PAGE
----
Instead of going for… well, I was going to say “a literal translation of ultraviolet” (but as I said, it isn’t a translation of the color ultraviolet because there’s no such thing)… I’m going to go to the scientific explanation of what ultraviolet technically is and chose the minerals and crystals that actually, physically have the capacity to glow under ultraviolet light; the fluorescent specimens.
How about that? So let’s get into it!
Some minerals actually have the characteristic of being fluorescent under ultraviolet light. Out of approximately 4500 minerals that we know of on planet Earth, about 500 of them have this characteristic. This characteristic is actually a really useful one for easily identifying minerals from others that closely resemble them.[caption id="attachment_21085" align="aligncenter" width="800"] Fluorescent opal[/caption]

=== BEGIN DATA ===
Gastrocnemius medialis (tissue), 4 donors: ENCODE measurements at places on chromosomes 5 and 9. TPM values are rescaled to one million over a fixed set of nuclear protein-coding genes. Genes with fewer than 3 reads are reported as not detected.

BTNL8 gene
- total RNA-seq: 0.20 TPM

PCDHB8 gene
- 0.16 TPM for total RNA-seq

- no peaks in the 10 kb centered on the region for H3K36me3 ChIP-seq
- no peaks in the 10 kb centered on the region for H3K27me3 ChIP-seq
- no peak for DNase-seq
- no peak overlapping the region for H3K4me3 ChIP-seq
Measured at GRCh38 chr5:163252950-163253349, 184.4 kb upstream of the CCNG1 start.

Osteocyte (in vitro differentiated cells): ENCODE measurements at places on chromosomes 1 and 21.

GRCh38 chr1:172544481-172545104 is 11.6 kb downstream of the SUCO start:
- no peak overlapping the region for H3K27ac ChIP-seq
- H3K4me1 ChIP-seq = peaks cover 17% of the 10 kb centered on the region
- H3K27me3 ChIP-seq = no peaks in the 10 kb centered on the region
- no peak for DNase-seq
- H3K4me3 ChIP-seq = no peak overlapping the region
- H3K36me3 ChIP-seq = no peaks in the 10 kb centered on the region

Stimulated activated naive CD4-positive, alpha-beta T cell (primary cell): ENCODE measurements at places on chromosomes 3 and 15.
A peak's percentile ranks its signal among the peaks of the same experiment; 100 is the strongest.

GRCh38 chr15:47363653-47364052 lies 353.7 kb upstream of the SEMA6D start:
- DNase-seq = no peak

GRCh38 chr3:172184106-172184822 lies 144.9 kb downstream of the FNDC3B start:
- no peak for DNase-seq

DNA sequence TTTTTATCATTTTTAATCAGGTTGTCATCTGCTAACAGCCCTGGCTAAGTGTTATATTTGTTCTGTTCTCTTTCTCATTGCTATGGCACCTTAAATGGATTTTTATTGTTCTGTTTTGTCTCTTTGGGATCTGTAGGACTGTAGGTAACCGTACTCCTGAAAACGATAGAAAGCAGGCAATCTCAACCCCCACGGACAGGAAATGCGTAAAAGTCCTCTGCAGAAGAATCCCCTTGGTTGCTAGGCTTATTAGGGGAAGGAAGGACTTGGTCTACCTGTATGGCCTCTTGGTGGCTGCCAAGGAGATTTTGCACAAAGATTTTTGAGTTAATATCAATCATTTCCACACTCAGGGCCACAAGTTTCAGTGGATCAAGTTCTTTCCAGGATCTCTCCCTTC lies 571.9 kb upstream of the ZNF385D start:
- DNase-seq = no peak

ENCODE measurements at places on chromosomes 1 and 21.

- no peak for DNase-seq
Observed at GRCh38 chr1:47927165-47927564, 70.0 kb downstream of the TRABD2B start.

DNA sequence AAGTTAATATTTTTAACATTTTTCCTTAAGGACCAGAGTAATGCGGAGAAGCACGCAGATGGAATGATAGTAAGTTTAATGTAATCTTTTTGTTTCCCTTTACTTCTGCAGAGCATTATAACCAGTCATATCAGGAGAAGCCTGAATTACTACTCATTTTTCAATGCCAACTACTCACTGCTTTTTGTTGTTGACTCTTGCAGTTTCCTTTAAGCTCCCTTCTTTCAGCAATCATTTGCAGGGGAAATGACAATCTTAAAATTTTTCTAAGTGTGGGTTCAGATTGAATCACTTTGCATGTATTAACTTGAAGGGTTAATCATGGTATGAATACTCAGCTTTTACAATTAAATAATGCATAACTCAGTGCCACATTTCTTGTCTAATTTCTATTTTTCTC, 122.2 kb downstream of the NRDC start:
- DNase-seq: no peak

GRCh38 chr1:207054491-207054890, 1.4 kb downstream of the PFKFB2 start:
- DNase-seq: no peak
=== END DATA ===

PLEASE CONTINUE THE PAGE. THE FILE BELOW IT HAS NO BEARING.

Sir George Stokes was the physicist and mathematician who first realized that some minerals have the ability to fluoresce under ultraviolet light. He first discovered it with the mineral fluorite, which he noted was actually able to glow; emit this powerful vibrancy under ultraviolet light. So, he called this characteristic; the ability for a mineral to do this, “fluorescence”, naming it after the mineral he first noted it in.
He then tested many others and realized that fluorite wasn’t the only mineral that could do this.
It’s amazing to see these minerals that do have this property of fluorescence, to glow under ultraviolet light, because they look completely different from how they look under regular light to our eyes!
There are actually different wavelengths of ultraviolet light:
All of these waves are a higher frequency than visible light wavelengths, so just a step above the colors that we can see on the electromagnetic spectrum.
These higher-frequency waves are just outside of what we’re able to detect and measure with our eyes, but we can measure and see their effects on certain minerals; the ones that fluoresce. What might appear as a dull, gray rock might actually vibrantly glow in all kinds of beautiful, bright, vibrant colors under ultraviolet light.